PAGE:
Dated to 590-580 BC, this is actually the most ancient Greek hippodrome, and it is second in importance after the –today lost- hippodrome at ancient Olympia. It is at Delphi that have competed with their chariots prominent political leaders, such as Kleisthenis, tyrant of Sikyon, and the tyrant of Syracuse, Hieron. Also, renowned Charioteer, the bronze statue in the Delphi Museum, has most probably taken part and was victorious in the chariot race during the 474 BC Pythian Games.
The Delphi hippodrome, a monument sought by archaeologists for over two centuries, was revealed just a year ago by Professor of Classical Archaeology Panos Valavanis. The Professor gave a talk about this extremely important find last Thursday, at the Athens University, facing a big audience.
“ ‘Gonia’, the site suggested for the Delphi hippodrome, at the west end of the olive grove, nearly 1.5 km northeastern of Itea, running parallel and being adjacent to the Kefali mountain range, between the Aghioi Anargyroi and Gla hills, satisfies every physical precondition for a hippodrome and agrees with the data offered by ancient sources. Besides, this site belongs to the sacred land of Delphi and it is in immediate contact with the Sanctuary, a most important point for the symbolic association of the distant athletic installation to the worship center of the Sanctuary”, said Prof. Valavanis.
“Back in 2005, in a book whose title was “The archaeological sites of Parnassis”, I happened to read an article by civil engineer Nikos Arapopoulos on the Itea antiquities. It is in there I found a rather hesitant mention of the possibility that the ancient hippodrome at Delphi could be located at the “Gonia” site. This was the starting point of my research. The author told me that he had copied this information from an older book on Itea’s history, written by the obstetrician gynecologist Demetrios Kolovos, whom I was then unable to contact. I abandoned the hippodrome question and the pursuit of the initial source of information”, Professor Valavanis stated.
The pursuit “revived” almost a year ago, in April 2012, as he was climbing the Aghioi Anargyroi hill, north of Itea’s cemetery. He then came in view of “Gonia”, a flat area surrounded by the Kefali mountain grange and the two hills of Aghioi Anargyroi and Gla. Prof. Valavanis pointed that both sites, which rise and dominate the field, bear traces of prehistoric installation. Remnants of habitation from the end of the Mycenean period have been found at Gla, while a few years ago a cyclopean Mycenean wall descending the hill to the southwest has been spotted. At Aghioi Anargyroi traces of a prehistoric installation and submycenean chamber tombs have been detected.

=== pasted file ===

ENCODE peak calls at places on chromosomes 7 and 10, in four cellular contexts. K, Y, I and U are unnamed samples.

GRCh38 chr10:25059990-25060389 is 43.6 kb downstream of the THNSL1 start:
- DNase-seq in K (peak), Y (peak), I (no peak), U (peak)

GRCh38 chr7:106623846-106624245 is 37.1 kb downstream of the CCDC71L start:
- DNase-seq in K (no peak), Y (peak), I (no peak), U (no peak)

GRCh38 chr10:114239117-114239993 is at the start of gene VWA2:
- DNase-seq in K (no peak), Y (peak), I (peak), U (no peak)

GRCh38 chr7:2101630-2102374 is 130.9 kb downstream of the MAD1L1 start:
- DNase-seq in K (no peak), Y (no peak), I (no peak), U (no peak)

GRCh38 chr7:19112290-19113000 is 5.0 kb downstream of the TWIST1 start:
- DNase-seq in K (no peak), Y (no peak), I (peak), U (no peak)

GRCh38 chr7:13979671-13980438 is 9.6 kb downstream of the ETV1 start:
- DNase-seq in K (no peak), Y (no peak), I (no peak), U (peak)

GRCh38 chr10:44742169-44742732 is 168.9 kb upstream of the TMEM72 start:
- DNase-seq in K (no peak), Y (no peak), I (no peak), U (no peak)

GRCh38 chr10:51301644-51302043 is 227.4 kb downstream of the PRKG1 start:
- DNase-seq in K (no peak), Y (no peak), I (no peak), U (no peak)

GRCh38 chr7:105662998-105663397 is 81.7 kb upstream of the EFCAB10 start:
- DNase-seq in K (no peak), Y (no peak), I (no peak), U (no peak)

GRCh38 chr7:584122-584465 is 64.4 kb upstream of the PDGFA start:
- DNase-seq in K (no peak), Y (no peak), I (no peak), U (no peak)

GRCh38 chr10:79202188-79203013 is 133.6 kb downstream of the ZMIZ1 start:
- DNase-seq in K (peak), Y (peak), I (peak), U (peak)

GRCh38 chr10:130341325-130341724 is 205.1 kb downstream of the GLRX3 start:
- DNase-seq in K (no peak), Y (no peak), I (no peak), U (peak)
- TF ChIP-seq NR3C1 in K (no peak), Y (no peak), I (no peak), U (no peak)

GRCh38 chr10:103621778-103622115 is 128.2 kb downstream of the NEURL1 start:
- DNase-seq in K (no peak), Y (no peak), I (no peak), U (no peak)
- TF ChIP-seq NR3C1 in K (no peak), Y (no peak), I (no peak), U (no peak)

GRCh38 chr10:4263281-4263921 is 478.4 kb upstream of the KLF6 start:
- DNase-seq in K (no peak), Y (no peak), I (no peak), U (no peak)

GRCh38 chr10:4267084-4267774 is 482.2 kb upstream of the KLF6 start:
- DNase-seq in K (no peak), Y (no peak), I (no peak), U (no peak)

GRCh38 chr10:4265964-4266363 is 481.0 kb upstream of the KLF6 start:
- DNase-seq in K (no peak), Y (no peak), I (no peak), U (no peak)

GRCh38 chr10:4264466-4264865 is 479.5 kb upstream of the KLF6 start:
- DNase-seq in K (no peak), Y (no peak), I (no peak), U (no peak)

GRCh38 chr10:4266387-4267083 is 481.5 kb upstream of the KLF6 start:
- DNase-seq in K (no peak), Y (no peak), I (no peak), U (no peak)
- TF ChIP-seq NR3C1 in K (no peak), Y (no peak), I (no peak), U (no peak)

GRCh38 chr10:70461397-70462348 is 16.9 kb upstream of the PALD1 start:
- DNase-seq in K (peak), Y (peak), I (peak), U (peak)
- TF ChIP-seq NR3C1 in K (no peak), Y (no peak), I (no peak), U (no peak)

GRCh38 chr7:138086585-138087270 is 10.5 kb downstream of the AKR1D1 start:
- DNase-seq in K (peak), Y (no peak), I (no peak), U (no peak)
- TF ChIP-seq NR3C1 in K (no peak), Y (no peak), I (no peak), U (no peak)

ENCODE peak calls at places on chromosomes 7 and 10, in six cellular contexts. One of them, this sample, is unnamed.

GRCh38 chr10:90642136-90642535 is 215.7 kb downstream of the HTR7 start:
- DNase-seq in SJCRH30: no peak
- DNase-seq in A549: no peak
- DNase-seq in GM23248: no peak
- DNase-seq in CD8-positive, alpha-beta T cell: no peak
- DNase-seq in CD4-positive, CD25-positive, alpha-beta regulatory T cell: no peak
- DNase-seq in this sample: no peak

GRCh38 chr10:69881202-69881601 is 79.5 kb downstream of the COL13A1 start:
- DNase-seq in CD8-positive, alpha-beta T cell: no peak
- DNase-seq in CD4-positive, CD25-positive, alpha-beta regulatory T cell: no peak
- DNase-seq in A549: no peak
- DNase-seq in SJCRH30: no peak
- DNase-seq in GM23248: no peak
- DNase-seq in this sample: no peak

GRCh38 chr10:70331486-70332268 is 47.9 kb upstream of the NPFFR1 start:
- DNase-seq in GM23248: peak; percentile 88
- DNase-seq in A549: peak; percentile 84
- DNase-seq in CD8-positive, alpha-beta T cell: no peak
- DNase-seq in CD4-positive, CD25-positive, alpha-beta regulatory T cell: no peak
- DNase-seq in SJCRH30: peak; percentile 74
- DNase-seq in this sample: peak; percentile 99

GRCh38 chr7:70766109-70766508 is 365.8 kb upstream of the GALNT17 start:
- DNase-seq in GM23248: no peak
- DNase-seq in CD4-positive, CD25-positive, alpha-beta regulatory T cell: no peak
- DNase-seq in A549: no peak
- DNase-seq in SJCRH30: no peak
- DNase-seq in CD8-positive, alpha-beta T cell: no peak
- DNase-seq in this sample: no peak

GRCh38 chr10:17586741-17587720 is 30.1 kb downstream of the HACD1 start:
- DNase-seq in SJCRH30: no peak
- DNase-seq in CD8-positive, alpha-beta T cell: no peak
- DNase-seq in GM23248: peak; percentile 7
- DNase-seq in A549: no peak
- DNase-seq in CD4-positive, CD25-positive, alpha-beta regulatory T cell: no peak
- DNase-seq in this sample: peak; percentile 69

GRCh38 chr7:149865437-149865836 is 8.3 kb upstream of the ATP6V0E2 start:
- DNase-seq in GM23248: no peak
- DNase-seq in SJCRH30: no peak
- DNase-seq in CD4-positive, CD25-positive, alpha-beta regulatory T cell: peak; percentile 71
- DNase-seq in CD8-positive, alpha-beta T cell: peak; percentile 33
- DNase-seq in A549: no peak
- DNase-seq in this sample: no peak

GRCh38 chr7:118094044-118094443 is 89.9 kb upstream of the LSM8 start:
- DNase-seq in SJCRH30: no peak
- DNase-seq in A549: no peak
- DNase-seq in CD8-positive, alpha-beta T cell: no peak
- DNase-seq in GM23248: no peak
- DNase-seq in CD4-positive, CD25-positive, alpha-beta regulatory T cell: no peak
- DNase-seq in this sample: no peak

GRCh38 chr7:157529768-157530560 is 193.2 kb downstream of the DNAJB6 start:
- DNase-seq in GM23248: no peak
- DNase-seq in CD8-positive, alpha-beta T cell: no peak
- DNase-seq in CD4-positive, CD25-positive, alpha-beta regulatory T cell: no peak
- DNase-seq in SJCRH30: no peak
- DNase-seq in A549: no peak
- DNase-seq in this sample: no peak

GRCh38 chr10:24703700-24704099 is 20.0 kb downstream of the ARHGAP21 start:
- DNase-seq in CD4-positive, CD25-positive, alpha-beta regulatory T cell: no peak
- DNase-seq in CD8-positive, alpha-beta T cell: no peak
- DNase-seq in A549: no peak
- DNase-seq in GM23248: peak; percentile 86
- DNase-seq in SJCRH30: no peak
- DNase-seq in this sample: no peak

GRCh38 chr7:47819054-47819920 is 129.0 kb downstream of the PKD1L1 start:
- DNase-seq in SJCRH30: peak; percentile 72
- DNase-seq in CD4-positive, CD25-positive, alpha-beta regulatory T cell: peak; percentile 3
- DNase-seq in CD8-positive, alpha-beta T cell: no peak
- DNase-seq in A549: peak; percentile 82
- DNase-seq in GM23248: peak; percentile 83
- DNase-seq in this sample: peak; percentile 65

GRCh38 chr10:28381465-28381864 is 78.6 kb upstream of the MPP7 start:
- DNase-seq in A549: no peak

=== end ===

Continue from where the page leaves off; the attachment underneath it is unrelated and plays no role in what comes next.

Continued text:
“It was springtime; the place was full of yellow flowers and while we were making our first reconnaissance survey to the north, our glance stopped at a point over the olive grove where the yellow flowers looked as if laying in curves, one on top of the other. The slope had an almost theatrical aspect, reminding directly the hippodrome’s sphendone”.
Despite the sore impression made on them by a now abandoned quarry next to the curved shaping of the hill, and also by a small factory built on the flat space in front of the quarry, both terribly spoiling the natural landscape, the view from the Gla hill rewarded the Professor and his collaborators. “From up there we were able to establish the landscape’s particular geomorphology that fully meets the requirements of a hippodrome: the combination of a flat extended area for the arena and of a natural slope next to the flat land that would have been the cavea for the spectators”. Field work went on and it has been supported by surface archaeological finds, mainly though by Google Earth’s satellite taking of photographs. “Pictures taken from above convey the area’s geomorphology in relief. The most striking aspect being the cavea’s curvature at the north side, an element that had caught our attention from the very first moment”, the speaker pointed out.
Carrying on with his lecture, Prof. Valavanis took his audience by surprise when he revealed the name of the person who first located the new site of the till now unidentified monument. “Five days ago, having already finished my paper, after many unsuccessful tries I get at last Mr Kolovos on the phone. The 85 years old physician told me that the idea of placing the hippodrome at the “Gonia” site as mentioned in his book comes from “Amfissa’s History”, a book by journalist and printer Theocharis Melissaris, originating in Amfissa himself. The book was written in 1923. Disposing of such an archaeological piece of information that gets copied and survives for almost a hundred years in books written by history researchers while it is not taken to advantage by archeologists, it is strange indeed”, he stressed.
Prof. Valavanis was introduced to his audience by Professor Theodossis Pelegrinis, rector of Athens University, and by Alexandre Farnoux, director of the French Archeological School at Athens, both stretching the importance of the monument’s discovery.